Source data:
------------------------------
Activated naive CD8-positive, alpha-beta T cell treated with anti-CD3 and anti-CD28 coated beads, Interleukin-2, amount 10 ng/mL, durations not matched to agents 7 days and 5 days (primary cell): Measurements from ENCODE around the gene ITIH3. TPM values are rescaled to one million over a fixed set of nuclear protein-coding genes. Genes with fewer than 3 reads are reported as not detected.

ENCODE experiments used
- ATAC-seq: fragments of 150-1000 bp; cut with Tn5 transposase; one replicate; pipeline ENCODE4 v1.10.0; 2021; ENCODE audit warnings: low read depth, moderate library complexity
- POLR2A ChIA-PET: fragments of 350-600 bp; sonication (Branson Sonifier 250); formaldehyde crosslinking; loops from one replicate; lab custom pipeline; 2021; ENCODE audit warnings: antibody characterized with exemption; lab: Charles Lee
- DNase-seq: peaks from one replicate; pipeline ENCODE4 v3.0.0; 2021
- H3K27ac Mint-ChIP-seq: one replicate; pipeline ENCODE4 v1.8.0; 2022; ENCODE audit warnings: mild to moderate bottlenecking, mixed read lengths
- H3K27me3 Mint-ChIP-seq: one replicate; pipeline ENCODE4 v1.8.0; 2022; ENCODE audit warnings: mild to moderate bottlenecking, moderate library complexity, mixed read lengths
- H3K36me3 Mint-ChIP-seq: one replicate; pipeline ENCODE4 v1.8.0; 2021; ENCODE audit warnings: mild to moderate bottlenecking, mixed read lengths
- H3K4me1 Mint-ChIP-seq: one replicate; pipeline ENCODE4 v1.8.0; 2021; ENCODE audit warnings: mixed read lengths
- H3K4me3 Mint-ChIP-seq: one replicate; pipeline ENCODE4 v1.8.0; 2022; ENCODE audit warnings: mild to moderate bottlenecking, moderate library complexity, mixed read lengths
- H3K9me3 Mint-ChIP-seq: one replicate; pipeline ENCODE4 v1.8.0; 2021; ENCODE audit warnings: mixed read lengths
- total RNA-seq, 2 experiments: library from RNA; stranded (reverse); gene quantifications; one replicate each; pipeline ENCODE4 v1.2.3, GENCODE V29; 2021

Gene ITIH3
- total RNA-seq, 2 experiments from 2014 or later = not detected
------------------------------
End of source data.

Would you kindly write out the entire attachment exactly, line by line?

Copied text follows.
Activated naive CD8-positive, alpha-beta T cell treated with anti-CD3 and anti-CD28 coated beads, Interleukin-2, amount 10 ng/mL, durations not matched to agents 7 days and 5 days (primary cell): Measurements from ENCODE around the gene ITIH3. TPM values are rescaled to one million over a fixed set of nuclear protein-coding genes. Genes with fewer than 3 reads are reported as not detected.

ENCODE experiments used
- ATAC-seq: fragments of 150-1000 bp; cut with Tn5 transposase; one replicate; pipeline ENCODE4 v1.10.0; 2021; ENCODE audit warnings: low read depth, moderate library complexity
- POLR2A ChIA-PET: fragments of 350-600 bp; sonication (Branson Sonifier 250); formaldehyde crosslinking; loops from one replicate; lab custom pipeline; 2021; ENCODE audit warnings: antibody characterized with exemption; lab: Charles Lee
- DNase-seq: peaks from one replicate; pipeline ENCODE4 v3.0.0; 2021
- H3K27ac Mint-ChIP-seq: one replicate; pipeline ENCODE4 v1.8.0; 2022; ENCODE audit warnings: mild to moderate bottlenecking, mixed read lengths
- H3K27me3 Mint-ChIP-seq: one replicate; pipeline ENCODE4 v1.8.0; 2022; ENCODE audit warnings: mild to moderate bottlenecking, moderate library complexity, mixed read lengths
- H3K36me3 Mint-ChIP-seq: one replicate; pipeline ENCODE4 v1.8.0; 2021; ENCODE audit warnings: mild to moderate bottlenecking, mixed read lengths
- H3K4me1 Mint-ChIP-seq: one replicate; pipeline ENCODE4 v1.8.0; 2021; ENCODE audit warnings: mixed read lengths
- H3K4me3 Mint-ChIP-seq: one replicate; pipeline ENCODE4 v1.8.0; 2022; ENCODE audit warnings: mild to moderate bottlenecking, moderate library complexity, mixed read lengths
- H3K9me3 Mint-ChIP-seq: one replicate; pipeline ENCODE4 v1.8.0; 2021; ENCODE audit warnings: mixed read lengths
- total RNA-seq, 2 experiments: library from RNA; stranded (reverse); gene quantifications; one replicate each; pipeline ENCODE4 v1.2.3, GENCODE V29; 2021

Gene ITIH3
- total RNA-seq, 2 experiments from 2014 or later = not detected